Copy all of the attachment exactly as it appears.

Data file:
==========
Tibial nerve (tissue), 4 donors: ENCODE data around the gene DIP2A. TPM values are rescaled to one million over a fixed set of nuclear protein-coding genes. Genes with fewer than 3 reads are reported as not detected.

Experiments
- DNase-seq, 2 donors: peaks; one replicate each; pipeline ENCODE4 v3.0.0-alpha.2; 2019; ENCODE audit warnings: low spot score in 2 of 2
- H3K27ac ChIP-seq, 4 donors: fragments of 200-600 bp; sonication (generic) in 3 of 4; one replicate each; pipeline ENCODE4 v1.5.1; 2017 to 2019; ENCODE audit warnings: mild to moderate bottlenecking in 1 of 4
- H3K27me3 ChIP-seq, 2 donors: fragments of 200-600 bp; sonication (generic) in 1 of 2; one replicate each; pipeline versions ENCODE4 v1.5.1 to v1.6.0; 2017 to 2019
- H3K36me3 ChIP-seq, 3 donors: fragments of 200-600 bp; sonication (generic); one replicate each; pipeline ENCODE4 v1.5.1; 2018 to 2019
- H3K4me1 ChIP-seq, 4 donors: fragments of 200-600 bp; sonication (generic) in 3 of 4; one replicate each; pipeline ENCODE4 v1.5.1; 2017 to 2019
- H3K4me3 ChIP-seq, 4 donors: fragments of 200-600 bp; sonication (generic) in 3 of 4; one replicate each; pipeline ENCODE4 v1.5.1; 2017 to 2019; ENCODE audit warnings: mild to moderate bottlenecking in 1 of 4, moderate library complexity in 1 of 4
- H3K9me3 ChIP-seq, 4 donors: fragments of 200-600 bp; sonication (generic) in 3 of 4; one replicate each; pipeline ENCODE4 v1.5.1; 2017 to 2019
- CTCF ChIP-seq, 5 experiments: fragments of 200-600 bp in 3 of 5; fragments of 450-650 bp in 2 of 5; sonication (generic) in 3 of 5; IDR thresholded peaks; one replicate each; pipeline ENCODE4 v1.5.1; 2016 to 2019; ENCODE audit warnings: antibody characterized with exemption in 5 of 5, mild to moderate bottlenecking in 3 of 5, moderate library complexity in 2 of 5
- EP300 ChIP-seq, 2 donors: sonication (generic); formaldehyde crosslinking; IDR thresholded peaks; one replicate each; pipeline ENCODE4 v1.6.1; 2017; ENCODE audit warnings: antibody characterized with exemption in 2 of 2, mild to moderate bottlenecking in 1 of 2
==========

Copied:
Tibial nerve (tissue), 4 donors: ENCODE data around the gene DIP2A. TPM values are rescaled to one million over a fixed set of nuclear protein-coding genes. Genes with fewer than 3 reads are reported as not detected.

Experiments
- DNase-seq, 2 donors: peaks; one replicate each; pipeline ENCODE4 v3.0.0-alpha.2; 2019; ENCODE audit warnings: low spot score in 2 of 2
- H3K27ac ChIP-seq, 4 donors: fragments of 200-600 bp; sonication (generic) in 3 of 4; one replicate each; pipeline ENCODE4 v1.5.1; 2017 to 2019; ENCODE audit warnings: mild to moderate bottlenecking in 1 of 4
- H3K27me3 ChIP-seq, 2 donors: fragments of 200-600 bp; sonication (generic) in 1 of 2; one replicate each; pipeline versions ENCODE4 v1.5.1 to v1.6.0; 2017 to 2019
- H3K36me3 ChIP-seq, 3 donors: fragments of 200-600 bp; sonication (generic); one replicate each; pipeline ENCODE4 v1.5.1; 2018 to 2019
- H3K4me1 ChIP-seq, 4 donors: fragments of 200-600 bp; sonication (generic) in 3 of 4; one replicate each; pipeline ENCODE4 v1.5.1; 2017 to 2019
- H3K4me3 ChIP-seq, 4 donors: fragments of 200-600 bp; sonication (generic) in 3 of 4; one replicate each; pipeline ENCODE4 v1.5.1; 2017 to 2019; ENCODE audit warnings: mild to moderate bottlenecking in 1 of 4, moderate library complexity in 1 of 4
- H3K9me3 ChIP-seq, 4 donors: fragments of 200-600 bp; sonication (generic) in 3 of 4; one replicate each; pipeline ENCODE4 v1.5.1; 2017 to 2019
- CTCF ChIP-seq, 5 experiments: fragments of 200-600 bp in 3 of 5; fragments of 450-650 bp in 2 of 5; sonication (generic) in 3 of 5; IDR thresholded peaks; one replicate each; pipeline ENCODE4 v1.5.1; 2016 to 2019; ENCODE audit warnings: antibody characterized with exemption in 5 of 5, mild to moderate bottlenecking in 3 of 5, moderate library complexity in 2 of 5
- EP300 ChIP-seq, 2 donors: sonication (generic); formaldehyde crosslinking; IDR thresholded peaks; one replicate each; pipeline ENCODE4 v1.6.1; 2017; ENCODE audit warnings: antibody characterized with exemption in 2 of 2, mild to moderate bottlenecking in 1 of 2